An increase of more than 0.3 logMAR units was defined as a significant improvement in the BCVA, and a decrease of more than 0.3 logMAR units was defined as a significant worsening. Ten days after the third intravitreal bevacizumab injection, 5 (28%) eyes had a significant improvement in the BCVA, 12 (67%) eyes were unchanged, and 1 (6%) eye had a significant decrease in the BCVA. The mean BCVA before the bevacizumab injections was negatively correlated with the improvement in the BCVA 10 days after the first, second, and third injections (r = −0.559, P = 0.0145; r = −0.511, P = 0.0290; r = −0.576, P = 0.0111, respectively). Thus, patients with better baseline visual acuity improved less after the treatments. This was because the visual acuity of patients with good baseline acuity had only a small range of increase before it attained a plateau visual acuity of 1.0, a ceiling effect, but patients with poor baseline visual acuity had a greater range to improve their visual acuity. 
Macular Thickness
The OCT images of seven patients before the first injection (left column) and 10 days after the third injection (right column) are shown in Figure 2A. The exudative changes, for example subretinal fluid, retinal edema, and detachment of the retinal pigment epithelium (RPE), were not present postinjection in 4 cases but remained in three cases (Cases 4, 5, and 7). 
Figure 2. 
 
Examples of the changes of the OCT images and FMERGs in seven patients before the first injection and 10 days after third intravitreal bevacizumab injection. The pre-injection (left side) and after third injection (right side) images are shown. (A) Examples of the OCT images of seven patients. Exudative changes such as subretinal fluid, pigment epithelium detachment, and retinal edema were eliminated in all cases except Cases 4, 5, and 7. (B) FMERGs recorded from seven patients. An increase in the a-wave can be seen in Cases 1 and 4 and in the b-wave in Cases 1 through 4 after the third injection. In Cases 5 and 6, the a- and b-waves were unchanged. In Case 7, a decrease in the a- and b-waves can be seen.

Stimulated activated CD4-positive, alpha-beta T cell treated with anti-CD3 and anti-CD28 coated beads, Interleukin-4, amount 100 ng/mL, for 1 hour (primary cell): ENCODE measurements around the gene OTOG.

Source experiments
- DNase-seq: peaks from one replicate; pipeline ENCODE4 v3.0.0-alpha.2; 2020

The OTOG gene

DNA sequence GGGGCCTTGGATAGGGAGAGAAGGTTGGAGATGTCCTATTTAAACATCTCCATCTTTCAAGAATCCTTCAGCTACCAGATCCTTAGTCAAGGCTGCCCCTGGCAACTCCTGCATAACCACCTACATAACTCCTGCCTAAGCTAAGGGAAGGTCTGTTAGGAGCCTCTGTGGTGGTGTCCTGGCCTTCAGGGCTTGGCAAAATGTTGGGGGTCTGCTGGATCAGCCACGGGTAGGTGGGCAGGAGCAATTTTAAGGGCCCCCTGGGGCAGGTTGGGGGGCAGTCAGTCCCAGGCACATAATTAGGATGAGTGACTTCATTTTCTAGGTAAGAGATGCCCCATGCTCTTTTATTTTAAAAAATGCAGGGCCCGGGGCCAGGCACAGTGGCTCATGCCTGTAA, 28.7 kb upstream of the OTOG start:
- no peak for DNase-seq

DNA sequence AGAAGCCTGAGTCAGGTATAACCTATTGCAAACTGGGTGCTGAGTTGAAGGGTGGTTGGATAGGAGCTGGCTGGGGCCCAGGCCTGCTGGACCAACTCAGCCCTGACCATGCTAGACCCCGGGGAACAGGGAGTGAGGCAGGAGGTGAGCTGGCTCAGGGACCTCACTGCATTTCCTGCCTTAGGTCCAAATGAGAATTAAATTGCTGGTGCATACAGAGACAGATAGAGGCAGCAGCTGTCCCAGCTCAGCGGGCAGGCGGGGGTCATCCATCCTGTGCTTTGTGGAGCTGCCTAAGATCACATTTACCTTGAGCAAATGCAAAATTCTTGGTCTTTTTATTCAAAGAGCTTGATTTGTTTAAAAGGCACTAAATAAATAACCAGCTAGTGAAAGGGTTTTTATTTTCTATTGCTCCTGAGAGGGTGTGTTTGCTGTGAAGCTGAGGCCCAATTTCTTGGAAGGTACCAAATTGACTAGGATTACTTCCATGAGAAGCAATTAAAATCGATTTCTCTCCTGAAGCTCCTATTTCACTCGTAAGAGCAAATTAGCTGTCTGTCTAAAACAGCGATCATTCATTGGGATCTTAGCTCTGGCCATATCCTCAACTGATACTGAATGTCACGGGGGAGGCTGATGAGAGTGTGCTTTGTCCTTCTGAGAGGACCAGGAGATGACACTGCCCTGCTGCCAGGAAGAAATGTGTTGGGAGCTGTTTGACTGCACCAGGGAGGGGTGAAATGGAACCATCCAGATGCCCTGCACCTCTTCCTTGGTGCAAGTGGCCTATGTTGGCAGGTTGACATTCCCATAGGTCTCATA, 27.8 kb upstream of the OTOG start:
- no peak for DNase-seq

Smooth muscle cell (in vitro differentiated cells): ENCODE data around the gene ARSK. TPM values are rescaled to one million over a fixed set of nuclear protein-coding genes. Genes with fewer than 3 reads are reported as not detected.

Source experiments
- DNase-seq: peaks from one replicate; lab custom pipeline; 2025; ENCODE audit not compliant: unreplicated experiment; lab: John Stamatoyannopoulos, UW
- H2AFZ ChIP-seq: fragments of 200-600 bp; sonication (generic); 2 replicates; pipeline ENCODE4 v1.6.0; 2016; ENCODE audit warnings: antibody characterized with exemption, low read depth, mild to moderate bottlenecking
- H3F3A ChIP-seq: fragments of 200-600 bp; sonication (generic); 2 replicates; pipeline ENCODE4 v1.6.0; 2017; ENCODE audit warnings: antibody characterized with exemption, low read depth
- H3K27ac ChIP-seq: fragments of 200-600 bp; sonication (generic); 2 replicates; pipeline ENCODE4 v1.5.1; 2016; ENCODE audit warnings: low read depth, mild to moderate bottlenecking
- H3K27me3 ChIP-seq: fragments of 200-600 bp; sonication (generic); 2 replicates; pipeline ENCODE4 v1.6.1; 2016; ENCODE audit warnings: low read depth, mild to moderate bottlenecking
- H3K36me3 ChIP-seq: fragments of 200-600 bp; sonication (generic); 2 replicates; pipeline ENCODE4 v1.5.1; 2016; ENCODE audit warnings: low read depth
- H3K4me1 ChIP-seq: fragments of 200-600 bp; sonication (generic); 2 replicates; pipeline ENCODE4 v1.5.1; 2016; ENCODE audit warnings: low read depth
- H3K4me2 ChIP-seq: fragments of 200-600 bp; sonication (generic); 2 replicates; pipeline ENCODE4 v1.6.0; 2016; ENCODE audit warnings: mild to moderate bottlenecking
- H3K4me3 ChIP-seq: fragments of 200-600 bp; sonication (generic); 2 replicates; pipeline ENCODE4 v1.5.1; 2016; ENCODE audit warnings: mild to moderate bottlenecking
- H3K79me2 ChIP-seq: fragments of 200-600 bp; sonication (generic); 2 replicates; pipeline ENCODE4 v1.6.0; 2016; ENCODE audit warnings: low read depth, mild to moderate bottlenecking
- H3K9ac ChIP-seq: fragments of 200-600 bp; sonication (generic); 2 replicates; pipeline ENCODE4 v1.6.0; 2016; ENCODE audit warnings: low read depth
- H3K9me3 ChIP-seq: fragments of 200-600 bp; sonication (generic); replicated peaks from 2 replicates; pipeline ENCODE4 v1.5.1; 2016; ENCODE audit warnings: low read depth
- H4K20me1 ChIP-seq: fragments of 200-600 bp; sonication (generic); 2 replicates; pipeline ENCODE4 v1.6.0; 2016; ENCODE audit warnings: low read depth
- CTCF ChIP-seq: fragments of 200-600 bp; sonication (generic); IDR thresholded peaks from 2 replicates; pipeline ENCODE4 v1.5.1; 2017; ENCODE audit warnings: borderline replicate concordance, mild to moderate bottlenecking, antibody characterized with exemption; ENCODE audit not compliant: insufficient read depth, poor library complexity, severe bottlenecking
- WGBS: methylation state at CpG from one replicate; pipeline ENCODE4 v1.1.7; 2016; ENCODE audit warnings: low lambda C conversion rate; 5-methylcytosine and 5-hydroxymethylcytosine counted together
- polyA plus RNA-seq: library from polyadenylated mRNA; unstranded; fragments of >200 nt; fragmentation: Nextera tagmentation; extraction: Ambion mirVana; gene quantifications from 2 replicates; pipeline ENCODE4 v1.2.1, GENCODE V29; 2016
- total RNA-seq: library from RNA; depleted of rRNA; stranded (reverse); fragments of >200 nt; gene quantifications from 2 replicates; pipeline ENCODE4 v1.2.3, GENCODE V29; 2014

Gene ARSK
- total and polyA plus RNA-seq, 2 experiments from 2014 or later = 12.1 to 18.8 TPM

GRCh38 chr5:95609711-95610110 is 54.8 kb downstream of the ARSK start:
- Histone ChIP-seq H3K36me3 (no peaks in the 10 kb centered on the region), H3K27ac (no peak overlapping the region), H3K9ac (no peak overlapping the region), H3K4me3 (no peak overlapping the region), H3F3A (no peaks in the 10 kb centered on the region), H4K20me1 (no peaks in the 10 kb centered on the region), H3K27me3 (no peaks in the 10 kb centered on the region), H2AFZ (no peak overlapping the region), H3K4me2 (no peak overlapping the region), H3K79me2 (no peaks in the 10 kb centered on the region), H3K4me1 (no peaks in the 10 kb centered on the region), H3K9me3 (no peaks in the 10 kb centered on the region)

Figure 2. 
 
Examples of the changes of the OCT images and FMERGs in seven patients before the first injection and 10 days after third intravitreal bevacizumab injection. The pre-injection (left side) and after third injection (right side) images are shown. (A) Examples of the OCT images of seven patients. Exudative changes such as subretinal fluid, pigment epithelium detachment, and retinal edema were eliminated in all cases except Cases 4, 5, and 7. (B) FMERGs recorded from seven patients. An increase in the a-wave can be seen in Cases 1 and 4 and in the b-wave in Cases 1 through 4 after the third injection. In Cases 5 and 6, the a- and b-waves were unchanged. In Case 7, a decrease in the a- and b-waves can be seen.
The mean macular thicknesses within a 3-mm-diameter circle centered on the fovea before and after treatment are plotted in Figure 3. The mean macular thickness was 312.2 ± 11.3 μm before the first injection, 293.9 ± 10.5 μm 10 days after the first injection, 292.7 ± 13.6 μm after the second injection, and 278.9 ± 11.5 μm after the third injection. The mean macular thickness was significantly thinner than that of the pretreatment thickness at all times even after the first injection (P = 0.0057, P = 0.0347, P = 0.0016, respectively; Wilcoxon signed-rank test). 
Figure 3. 
 
Mean macular thickness before the first injection and 10 days after each intravitreal bevacizumab injection. * P < 0.05 versus baseline, ** P < 0.01 versus baseline. Error bars indicate the SEM.
Figure 3. 
 
Mean macular thickness before the first injection and 10 days after each intravitreal bevacizumab injection. * P < 0.05 versus baseline, ** P < 0.01 versus baseline. Error bars indicate the SEM.
FMERGs